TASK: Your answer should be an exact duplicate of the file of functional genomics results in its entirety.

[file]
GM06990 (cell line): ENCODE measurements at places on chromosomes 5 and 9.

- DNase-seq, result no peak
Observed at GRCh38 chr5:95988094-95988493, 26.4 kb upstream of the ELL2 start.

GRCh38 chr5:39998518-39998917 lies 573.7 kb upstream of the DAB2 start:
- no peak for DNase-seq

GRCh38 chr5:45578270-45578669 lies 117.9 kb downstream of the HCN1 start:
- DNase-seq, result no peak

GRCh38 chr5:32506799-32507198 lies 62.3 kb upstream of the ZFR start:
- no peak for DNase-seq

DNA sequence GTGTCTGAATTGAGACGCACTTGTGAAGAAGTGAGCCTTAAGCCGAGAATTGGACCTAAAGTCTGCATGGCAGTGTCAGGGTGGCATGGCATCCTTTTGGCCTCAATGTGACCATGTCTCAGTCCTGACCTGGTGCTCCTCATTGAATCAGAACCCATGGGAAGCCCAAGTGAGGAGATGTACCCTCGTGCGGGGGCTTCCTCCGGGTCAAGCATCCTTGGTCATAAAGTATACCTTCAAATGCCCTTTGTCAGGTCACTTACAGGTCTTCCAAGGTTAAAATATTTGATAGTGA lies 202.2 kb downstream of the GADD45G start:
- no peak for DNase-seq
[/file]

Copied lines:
GM06990 (cell line): ENCODE measurements at places on chromosomes 5 and 9.

- DNase-seq, result no peak
Observed at GRCh38 chr5:95988094-95988493, 26.4 kb upstream of the ELL2 start.

GRCh38 chr5:39998518-39998917 lies 573.7 kb upstream of the DAB2 start:
- no peak for DNase-seq

GRCh38 chr5:45578270-45578669 lies 117.9 kb downstream of the HCN1 start:
- DNase-seq, result no peak

GRCh38 chr5:32506799-32507198 lies 62.3 kb upstream of the ZFR start:
- no peak for DNase-seq

DNA sequence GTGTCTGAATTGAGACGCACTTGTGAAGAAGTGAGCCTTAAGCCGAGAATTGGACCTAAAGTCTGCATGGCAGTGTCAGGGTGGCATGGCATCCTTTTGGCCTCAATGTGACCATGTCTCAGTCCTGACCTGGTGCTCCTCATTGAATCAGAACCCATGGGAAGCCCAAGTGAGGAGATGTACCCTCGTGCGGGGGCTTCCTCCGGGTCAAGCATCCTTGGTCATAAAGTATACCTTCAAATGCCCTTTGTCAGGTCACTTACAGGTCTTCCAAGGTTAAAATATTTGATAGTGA lies 202.2 kb downstream of the GADD45G start:
- no peak for DNase-seq